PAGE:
Cognitive therapy (CT) is a type of psychotherapy developed by American psychiatrist Aaron T. Beck. CT is one of the therapeutic approaches within the larger group of cognitive behavioral therapies (CBT) and was first expounded by Beck in the 1960s. Cognitive therapy is based on the cognitive model, which states that thoughts, feelings and behavior are all connected, and that individuals can move toward overcoming difficulties and meeting their goals by identifying and changing unhelpful or inaccurate thinking, problematic behavior, and distressing emotional responses. This involves the individual working collaboratively with the therapist to develop skills for testing and modifying beliefs, identifying distorted thinking, relating to others in different ways, and changing behaviors. A tailored cognitive case conceptualization is developed by the cognitive therapist as a roadmap to understand the individual's internal reality, select appropriate interventions and identify areas of distress.
Becoming disillusioned with long-term psychodynamic approaches based on gaining insight into unconscious emotions and drives, Beck came to the conclusion that the way in which his patients perceived, interpreted and attributed meaning in their daily lives—a process scientifically known as cognition—was a key to therapy. Albert Ellis had been working on similar ideas since the 1950s (Ellis, 1956). He called his approach Rational Therapy (RT) at first, then Rational Emotive Therapy (RET) and later Rational Emotive Behavior Therapy (REBT).
Beck outlined his approach in Depression: Causes and Treatment in 1967. He later expanded his focus to include anxiety disorders, in Cognitive Therapy and the Emotional Disorders in 1976, and other disorders and problems. He also introduced a focus on the underlying "schema"—the fundamental underlying ways in which people process information—about the self, the world or the future.
The new cognitive approach came into conflict with the behaviorism ascendant at the time, which denied that talk of mental causes was scientific or meaningful, rather than simply assessing stimuli and behavioral responses. However, the 1970s saw a general "cognitive revolution" in psychology. Behavioral modification techniques and cognitive therapy techniques became joined together, giving rise to cognitive behavioral therapy. Although cognitive therapy has always included some behavioral components, advocates of Beck's particular approach seek to maintain and establish its integrity as a distinct, clearly standardized form of cognitive behavioral therapy in which the cognitive shift is the key mechanism of change.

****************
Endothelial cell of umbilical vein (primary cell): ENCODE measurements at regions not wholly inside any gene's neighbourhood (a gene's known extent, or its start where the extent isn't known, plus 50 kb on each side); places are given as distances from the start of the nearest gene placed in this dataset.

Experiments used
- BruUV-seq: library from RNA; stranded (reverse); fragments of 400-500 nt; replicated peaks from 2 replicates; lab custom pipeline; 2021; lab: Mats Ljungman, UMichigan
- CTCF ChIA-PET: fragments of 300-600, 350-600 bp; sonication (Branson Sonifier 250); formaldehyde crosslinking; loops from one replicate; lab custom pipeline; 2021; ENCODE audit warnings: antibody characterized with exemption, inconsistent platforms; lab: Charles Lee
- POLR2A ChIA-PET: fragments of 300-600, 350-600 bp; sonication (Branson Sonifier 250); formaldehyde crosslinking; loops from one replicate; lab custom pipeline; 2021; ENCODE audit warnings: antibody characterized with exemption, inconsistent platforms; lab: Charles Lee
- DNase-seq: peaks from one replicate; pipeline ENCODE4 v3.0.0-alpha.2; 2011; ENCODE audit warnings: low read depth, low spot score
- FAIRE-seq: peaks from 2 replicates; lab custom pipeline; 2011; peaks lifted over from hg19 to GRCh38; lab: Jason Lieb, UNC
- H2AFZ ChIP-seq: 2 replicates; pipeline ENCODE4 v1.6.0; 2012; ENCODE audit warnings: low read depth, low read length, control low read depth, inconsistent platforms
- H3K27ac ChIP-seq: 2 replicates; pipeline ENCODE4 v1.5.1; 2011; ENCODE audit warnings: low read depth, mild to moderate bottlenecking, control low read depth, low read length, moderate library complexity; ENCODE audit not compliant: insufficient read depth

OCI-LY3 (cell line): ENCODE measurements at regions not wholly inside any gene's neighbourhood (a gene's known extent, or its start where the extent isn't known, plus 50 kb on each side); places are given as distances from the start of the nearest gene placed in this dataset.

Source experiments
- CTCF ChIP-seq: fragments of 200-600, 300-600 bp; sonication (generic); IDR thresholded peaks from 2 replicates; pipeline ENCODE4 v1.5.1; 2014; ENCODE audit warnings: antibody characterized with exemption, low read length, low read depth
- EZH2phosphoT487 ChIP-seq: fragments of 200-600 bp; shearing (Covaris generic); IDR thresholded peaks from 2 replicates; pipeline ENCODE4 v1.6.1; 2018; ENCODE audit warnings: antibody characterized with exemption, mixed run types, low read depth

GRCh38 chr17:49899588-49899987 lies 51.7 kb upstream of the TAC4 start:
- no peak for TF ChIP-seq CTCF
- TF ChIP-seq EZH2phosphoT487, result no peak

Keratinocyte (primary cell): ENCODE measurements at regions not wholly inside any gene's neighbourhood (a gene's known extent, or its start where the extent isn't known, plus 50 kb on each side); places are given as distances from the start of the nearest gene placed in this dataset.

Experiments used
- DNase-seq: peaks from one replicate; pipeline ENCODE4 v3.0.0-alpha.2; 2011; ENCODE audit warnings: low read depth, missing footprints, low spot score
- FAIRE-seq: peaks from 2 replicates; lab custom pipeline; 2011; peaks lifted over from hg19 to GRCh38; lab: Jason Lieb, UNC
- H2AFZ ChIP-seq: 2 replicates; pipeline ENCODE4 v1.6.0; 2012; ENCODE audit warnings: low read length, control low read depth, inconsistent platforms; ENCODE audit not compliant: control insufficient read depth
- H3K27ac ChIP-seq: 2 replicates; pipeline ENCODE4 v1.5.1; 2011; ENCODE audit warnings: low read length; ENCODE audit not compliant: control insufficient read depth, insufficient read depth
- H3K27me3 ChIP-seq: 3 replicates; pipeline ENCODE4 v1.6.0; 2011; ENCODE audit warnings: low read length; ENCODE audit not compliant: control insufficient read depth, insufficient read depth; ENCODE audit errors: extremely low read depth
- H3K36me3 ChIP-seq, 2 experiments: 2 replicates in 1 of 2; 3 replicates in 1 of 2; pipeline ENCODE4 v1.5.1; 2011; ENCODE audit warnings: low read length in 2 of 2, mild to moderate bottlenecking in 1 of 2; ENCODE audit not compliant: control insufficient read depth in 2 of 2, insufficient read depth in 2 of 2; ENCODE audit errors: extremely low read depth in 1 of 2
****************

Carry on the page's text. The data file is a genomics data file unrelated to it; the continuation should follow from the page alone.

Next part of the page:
Precursors of certain fundamental aspects of cognitive therapy have been identified in various ancient philosophical traditions, particularly Stoicism. For example, Beck's original treatment manual for depression states, "The philosophical origins of cognitive therapy can be traced back to the Stoic philosophers".
As cognitive therapy continued to grow in popularity, the Academy of Cognitive Therapy, a non-profit organization, was created to accredit cognitive therapists, create a forum for members to share emerging research and interventions, and to educate consumer regarding cognitive therapy and related mental health issues.
Therapy may consist of testing the assumptions which one makes and looking for new information that could help shift the assumptions in a way that leads to different emotional or behavioral reactions. Change may begin by targeting thoughts (to change emotion and behavior), behavior (to change feelings and thoughts), or the individual's goals (by identifying thoughts, feelings or behavior that conflict with the goals). Beck initially focused on depression and developed a list of "errors" (cognitive distortion) in thinking that he proposed could maintain depression, including arbitrary inference, selective abstraction, over-generalization, and magnification (of negatives) and minimization (of positives).
As an example of how CT might work: Having made a mistake at work, a man may believe, "I'm useless and can't do anything right at work." He may then focus on the mistake (which he takes as evidence that his belief is true), and his thoughts about being "useless" are likely to lead to negative emotion (frustration, sadness, hopelessness). Given these thoughts and feelings, he may then begin to avoid challenges at work, which is behavior that could provide even more evidence for him that his belief is true. As a result, any adaptive response and further constructive consequences become unlikely, and he may focus even more on any mistakes he may make, which serve to reinforce the original belief of being "useless." In therapy, this example could be identified as a self-fulfilling prophecy or "problem cycle," and the efforts of the therapist and patient would be directed at working together to explore and shift this cycle.